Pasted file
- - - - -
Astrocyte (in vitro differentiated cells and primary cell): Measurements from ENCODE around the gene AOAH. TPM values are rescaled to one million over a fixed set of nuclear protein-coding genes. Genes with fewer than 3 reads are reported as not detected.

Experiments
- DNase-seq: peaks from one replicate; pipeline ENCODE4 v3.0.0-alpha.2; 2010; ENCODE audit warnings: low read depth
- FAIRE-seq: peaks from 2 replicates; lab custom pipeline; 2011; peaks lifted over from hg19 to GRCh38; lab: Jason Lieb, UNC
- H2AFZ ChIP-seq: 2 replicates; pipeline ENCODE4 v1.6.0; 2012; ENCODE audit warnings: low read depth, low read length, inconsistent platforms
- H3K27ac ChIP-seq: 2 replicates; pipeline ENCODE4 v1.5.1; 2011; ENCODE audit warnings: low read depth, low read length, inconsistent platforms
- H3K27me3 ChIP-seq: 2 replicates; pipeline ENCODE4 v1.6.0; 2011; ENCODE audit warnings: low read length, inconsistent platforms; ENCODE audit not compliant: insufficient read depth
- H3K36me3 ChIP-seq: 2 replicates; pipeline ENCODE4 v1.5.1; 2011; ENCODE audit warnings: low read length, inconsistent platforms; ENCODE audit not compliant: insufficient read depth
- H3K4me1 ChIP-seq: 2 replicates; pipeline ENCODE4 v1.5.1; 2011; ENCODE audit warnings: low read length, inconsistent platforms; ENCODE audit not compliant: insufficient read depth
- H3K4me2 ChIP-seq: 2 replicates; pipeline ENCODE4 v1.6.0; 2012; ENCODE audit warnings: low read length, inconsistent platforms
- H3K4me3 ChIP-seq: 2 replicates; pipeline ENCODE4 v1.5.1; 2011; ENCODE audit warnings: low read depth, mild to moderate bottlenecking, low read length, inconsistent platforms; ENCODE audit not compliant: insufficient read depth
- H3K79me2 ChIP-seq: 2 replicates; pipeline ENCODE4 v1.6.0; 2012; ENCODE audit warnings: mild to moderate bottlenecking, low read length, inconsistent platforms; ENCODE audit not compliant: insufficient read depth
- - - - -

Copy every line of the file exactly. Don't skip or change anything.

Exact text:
Astrocyte (in vitro differentiated cells and primary cell): Measurements from ENCODE around the gene AOAH. TPM values are rescaled to one million over a fixed set of nuclear protein-coding genes. Genes with fewer than 3 reads are reported as not detected.

Experiments
- DNase-seq: peaks from one replicate; pipeline ENCODE4 v3.0.0-alpha.2; 2010; ENCODE audit warnings: low read depth
- FAIRE-seq: peaks from 2 replicates; lab custom pipeline; 2011; peaks lifted over from hg19 to GRCh38; lab: Jason Lieb, UNC
- H2AFZ ChIP-seq: 2 replicates; pipeline ENCODE4 v1.6.0; 2012; ENCODE audit warnings: low read depth, low read length, inconsistent platforms
- H3K27ac ChIP-seq: 2 replicates; pipeline ENCODE4 v1.5.1; 2011; ENCODE audit warnings: low read depth, low read length, inconsistent platforms
- H3K27me3 ChIP-seq: 2 replicates; pipeline ENCODE4 v1.6.0; 2011; ENCODE audit warnings: low read length, inconsistent platforms; ENCODE audit not compliant: insufficient read depth
- H3K36me3 ChIP-seq: 2 replicates; pipeline ENCODE4 v1.5.1; 2011; ENCODE audit warnings: low read length, inconsistent platforms; ENCODE audit not compliant: insufficient read depth
- H3K4me1 ChIP-seq: 2 replicates; pipeline ENCODE4 v1.5.1; 2011; ENCODE audit warnings: low read length, inconsistent platforms; ENCODE audit not compliant: insufficient read depth
- H3K4me2 ChIP-seq: 2 replicates; pipeline ENCODE4 v1.6.0; 2012; ENCODE audit warnings: low read length, inconsistent platforms
- H3K4me3 ChIP-seq: 2 replicates; pipeline ENCODE4 v1.5.1; 2011; ENCODE audit warnings: low read depth, mild to moderate bottlenecking, low read length, inconsistent platforms; ENCODE audit not compliant: insufficient read depth
- H3K79me2 ChIP-seq: 2 replicates; pipeline ENCODE4 v1.6.0; 2012; ENCODE audit warnings: mild to moderate bottlenecking, low read length, inconsistent platforms; ENCODE audit not compliant: insufficient read depth